The Guide to Buying a Second Gen Dodge Viper
It’s one of the most iconic cars of the '90s—the Dodge Viper. While the Viper platform has a storied past, one thing is for sure, the 1996 to 2002 second generation cars are skyrocketing in value. Even with the surge in price, the Viper coupe (GTS) and convertible (RT/10) remain one of the best bang for your buck muscle cars in America. Recently, we pulled our ’98 Viper GTS out of storage for some much-needed service and parts updates.
While you can watch our entire Inside Line video feature on the Viper HERE, for this article, we’re focusing on some things to look for when chasing after a new-to-you second gen car. We’ll also give you a few owner tips that have helped us out over the years. Enjoy.
One of the more common trouble areas for the GEN I/GEN II 8.0L V-10 is the power steering pulley. The original pulley is plastic and can crack and/or come apart will little-to-no warning. Thankfully, there are plenty of billet aluminum pulley kits available from the aftermarket. Another must check item is the power steering fluid reservoir cap. These atmospheric vent caps can work loose or crack over time. Given the close proximity to the manifolds, a dislodged cap can create a fiery disaster under the hood in a hurry.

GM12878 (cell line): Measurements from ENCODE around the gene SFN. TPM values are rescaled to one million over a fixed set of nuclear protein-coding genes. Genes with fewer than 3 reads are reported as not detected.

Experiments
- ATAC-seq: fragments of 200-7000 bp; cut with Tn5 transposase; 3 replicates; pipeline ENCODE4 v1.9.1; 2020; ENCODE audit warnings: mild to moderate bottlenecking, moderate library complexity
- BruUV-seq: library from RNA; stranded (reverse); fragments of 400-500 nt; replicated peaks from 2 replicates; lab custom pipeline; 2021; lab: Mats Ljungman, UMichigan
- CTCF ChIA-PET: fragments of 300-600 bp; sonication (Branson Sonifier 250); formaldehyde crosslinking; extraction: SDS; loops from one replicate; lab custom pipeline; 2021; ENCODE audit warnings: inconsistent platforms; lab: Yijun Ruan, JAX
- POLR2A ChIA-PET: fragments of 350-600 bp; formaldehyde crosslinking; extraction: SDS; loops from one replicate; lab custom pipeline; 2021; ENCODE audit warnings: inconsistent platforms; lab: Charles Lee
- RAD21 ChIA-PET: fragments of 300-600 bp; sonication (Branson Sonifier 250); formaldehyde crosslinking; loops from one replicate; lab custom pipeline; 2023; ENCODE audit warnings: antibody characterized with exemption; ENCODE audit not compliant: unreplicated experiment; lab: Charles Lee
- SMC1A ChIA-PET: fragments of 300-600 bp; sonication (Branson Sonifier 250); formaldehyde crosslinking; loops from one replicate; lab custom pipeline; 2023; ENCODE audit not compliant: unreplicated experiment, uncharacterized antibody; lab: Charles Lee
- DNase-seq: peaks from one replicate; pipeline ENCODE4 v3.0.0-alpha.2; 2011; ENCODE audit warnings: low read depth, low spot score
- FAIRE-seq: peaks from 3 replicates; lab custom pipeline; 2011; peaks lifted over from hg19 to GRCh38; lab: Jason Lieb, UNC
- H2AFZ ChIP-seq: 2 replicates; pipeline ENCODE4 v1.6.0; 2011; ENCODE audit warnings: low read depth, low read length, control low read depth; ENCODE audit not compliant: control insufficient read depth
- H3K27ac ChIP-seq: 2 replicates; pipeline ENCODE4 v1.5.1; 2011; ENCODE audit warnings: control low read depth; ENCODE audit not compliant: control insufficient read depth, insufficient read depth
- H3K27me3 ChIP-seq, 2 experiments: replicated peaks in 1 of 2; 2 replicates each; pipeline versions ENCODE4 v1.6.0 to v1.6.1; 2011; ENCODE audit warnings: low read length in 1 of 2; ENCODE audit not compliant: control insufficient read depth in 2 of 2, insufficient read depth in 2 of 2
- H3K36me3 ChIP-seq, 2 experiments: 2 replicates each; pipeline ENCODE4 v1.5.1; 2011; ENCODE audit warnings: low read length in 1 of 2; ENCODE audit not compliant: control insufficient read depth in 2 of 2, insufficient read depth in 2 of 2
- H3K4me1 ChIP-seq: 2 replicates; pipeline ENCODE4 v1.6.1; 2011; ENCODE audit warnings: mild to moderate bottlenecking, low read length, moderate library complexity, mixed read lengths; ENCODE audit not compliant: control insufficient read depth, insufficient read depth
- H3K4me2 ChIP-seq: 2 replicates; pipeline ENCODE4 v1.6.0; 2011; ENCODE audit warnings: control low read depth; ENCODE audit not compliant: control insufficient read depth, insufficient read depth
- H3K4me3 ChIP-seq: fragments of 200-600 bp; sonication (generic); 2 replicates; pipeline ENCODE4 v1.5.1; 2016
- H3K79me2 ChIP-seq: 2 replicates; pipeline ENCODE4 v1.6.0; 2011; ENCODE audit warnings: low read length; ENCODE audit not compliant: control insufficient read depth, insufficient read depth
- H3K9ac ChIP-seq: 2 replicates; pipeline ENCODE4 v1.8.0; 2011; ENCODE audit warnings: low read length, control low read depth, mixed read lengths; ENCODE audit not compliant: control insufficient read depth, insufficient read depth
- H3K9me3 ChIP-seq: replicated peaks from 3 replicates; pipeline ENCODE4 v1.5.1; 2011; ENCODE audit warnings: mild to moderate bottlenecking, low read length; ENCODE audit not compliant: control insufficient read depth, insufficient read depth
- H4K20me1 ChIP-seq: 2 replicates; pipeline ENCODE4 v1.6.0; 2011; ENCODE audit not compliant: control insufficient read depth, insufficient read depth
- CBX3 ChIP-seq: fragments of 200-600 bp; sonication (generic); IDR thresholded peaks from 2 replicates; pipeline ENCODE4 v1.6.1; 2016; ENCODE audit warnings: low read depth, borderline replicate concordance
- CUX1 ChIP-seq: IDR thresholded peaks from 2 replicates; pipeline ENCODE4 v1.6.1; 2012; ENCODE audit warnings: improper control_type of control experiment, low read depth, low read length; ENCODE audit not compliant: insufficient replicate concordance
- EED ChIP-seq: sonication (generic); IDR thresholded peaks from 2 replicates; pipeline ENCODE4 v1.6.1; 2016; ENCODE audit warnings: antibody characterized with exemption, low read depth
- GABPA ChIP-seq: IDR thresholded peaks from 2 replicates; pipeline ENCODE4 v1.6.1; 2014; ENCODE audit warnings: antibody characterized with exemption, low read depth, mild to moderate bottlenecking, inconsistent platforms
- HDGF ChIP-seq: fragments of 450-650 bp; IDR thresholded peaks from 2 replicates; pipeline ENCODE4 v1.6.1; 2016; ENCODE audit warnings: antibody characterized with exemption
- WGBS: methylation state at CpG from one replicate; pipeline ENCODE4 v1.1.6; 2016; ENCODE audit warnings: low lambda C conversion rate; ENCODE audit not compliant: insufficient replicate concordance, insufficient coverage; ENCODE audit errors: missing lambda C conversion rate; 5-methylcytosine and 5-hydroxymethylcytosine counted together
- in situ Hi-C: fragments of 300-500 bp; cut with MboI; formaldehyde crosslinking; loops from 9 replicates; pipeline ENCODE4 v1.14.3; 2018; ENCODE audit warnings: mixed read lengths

When these cars were new, the single most expensive item to replace was the hood. Even now, you’ll spend thousands replacing one. Be sure to inspect around the front of the hood closely. You’re looking for small or large cracks in the fiberglass. The hoods can be damaged easily if not closed properly. The key to shutting the hood is to put pressure further up the hood (directly over the hinges) and not at the nose of the hood.
Forged Vs Cast Pistons
If you plan on adding boost to your Viper find, know that cars produced after 2000 were fit with cast pistons. Before that, all Vipers had forged pistons, which were considerably stronger. While both pistons have no trouble surviving natural aspiration, if you are looking to crank up the air density, plan on investing in a forged piston set or look for a pre-2000 car.
The Viper can be difficult to get in and out of. With a little practice, you’ll get better at it. Unfortunately, the door often becomes the victim of people helping themselves in and out of the car. The result of this additional leverage is often found with worn door hinges. If the door drops down and/or drags along the sill when it’s opened, you may be in for a pricy repair.
Speaking of side sills, it’s where the catalytic converters of the car live. This area of the car gets extremely hot (as indicated by the door’s warning labels). While you’ll need to be cautious sliding in and out, for those looking at purchasing a Viper, you’ll want to check for bubbles in the paint. It’s a common issue resulting from the extreme heat in those areas. You’ll also want to peer down below the car's rocker to see if there are any tell-tell signs of track rash along the bottom. Unlike the rest of the car, which is a primarily fiberglass, the sills are comprised of aluminum.